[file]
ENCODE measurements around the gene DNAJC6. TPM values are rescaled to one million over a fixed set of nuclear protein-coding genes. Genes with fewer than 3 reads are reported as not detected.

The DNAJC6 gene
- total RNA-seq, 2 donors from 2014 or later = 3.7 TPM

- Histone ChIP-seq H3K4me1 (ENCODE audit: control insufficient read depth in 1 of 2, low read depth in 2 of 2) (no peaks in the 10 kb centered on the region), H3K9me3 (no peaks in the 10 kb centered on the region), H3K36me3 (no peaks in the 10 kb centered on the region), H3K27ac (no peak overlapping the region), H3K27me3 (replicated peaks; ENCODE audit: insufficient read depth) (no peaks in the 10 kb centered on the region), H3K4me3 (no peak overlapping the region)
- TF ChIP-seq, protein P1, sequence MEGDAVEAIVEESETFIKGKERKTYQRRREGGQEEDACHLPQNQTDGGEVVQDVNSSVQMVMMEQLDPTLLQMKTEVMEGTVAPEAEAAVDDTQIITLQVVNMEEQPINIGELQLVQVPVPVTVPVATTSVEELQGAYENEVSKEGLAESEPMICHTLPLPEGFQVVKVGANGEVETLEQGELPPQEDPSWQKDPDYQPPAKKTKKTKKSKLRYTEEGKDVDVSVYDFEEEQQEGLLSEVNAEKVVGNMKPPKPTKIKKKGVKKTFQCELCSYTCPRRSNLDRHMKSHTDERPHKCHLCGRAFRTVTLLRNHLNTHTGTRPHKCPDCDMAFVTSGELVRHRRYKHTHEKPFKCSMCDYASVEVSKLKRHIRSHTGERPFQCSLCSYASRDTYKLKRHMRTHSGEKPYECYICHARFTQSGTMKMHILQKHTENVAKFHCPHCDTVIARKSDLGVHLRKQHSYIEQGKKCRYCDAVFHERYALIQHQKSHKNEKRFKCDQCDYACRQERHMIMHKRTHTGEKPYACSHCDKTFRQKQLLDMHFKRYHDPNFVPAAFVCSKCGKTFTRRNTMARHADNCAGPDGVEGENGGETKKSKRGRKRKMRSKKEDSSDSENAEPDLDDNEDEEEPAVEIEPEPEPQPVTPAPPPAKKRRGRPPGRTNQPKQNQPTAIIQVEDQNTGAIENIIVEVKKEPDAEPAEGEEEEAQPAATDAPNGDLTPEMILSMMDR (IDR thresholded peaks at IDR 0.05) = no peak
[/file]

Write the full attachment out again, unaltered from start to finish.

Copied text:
ENCODE measurements around the gene DNAJC6. TPM values are rescaled to one million over a fixed set of nuclear protein-coding genes. Genes with fewer than 3 reads are reported as not detected.

The DNAJC6 gene
- total RNA-seq, 2 donors from 2014 or later = 3.7 TPM

- Histone ChIP-seq H3K4me1 (ENCODE audit: control insufficient read depth in 1 of 2, low read depth in 2 of 2) (no peaks in the 10 kb centered on the region), H3K9me3 (no peaks in the 10 kb centered on the region), H3K36me3 (no peaks in the 10 kb centered on the region), H3K27ac (no peak overlapping the region), H3K27me3 (replicated peaks; ENCODE audit: insufficient read depth) (no peaks in the 10 kb centered on the region), H3K4me3 (no peak overlapping the region)
- TF ChIP-seq, protein P1, sequence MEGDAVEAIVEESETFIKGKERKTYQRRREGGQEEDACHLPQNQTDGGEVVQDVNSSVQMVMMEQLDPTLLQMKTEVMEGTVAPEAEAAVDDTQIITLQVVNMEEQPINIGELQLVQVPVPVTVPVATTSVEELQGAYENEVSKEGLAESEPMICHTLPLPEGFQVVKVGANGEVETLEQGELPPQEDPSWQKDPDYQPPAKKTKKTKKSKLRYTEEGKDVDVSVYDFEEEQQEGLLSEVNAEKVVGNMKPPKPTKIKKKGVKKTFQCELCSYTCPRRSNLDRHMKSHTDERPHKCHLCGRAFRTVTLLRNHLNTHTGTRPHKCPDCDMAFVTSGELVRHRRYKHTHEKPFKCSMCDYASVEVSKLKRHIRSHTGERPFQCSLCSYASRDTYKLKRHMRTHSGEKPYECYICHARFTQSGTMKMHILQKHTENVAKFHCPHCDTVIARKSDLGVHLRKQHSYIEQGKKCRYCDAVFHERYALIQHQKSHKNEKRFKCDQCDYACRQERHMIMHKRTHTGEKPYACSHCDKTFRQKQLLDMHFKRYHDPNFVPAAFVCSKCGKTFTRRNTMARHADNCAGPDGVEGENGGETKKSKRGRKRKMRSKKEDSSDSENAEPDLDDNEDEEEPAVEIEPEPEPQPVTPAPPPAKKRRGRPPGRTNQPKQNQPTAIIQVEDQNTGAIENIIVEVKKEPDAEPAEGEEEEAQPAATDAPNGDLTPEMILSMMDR (IDR thresholded peaks at IDR 0.05) = no peak